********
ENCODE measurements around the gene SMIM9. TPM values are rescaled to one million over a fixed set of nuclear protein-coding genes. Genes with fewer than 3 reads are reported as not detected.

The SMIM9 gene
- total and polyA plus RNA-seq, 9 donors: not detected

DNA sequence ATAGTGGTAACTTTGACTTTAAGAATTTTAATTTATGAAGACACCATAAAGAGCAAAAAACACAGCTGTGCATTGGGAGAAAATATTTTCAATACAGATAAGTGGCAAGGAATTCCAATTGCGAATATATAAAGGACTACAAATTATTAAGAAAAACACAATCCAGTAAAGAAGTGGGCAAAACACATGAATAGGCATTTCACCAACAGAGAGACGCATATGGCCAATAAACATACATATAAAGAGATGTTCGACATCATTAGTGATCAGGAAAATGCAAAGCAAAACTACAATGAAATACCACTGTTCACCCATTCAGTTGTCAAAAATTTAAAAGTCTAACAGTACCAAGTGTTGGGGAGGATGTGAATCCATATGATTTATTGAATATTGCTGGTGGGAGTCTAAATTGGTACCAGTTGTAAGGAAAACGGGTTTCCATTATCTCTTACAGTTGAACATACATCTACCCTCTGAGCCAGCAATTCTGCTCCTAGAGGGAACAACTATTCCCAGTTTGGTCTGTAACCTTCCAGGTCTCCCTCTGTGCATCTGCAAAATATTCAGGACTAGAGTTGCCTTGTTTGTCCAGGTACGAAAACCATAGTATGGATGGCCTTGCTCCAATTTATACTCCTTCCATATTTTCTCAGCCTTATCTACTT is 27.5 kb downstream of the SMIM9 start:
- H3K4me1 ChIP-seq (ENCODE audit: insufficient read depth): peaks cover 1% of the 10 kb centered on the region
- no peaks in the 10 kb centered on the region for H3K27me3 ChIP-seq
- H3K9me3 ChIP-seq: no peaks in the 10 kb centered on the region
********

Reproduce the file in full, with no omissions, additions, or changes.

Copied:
ENCODE measurements around the gene SMIM9. TPM values are rescaled to one million over a fixed set of nuclear protein-coding genes. Genes with fewer than 3 reads are reported as not detected.

The SMIM9 gene
- total and polyA plus RNA-seq, 9 donors: not detected

DNA sequence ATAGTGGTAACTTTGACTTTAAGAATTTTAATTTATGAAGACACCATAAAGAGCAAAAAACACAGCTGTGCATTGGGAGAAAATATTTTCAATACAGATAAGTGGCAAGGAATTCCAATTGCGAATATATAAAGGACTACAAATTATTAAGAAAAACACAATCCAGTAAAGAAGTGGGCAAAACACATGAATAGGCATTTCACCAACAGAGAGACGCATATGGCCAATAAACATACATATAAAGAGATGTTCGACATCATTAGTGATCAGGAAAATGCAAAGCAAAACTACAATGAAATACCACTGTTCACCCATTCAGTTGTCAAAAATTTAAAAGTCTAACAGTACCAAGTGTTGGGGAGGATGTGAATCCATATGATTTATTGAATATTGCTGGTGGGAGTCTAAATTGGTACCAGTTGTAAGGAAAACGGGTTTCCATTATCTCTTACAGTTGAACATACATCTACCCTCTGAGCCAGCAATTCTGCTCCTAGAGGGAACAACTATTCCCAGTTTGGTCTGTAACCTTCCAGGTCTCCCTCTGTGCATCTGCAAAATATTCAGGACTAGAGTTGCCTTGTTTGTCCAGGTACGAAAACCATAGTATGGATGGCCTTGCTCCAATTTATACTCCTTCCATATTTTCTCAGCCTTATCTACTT is 27.5 kb downstream of the SMIM9 start:
- H3K4me1 ChIP-seq (ENCODE audit: insufficient read depth): peaks cover 1% of the 10 kb centered on the region
- no peaks in the 10 kb centered on the region for H3K27me3 ChIP-seq
- H3K9me3 ChIP-seq: no peaks in the 10 kb centered on the region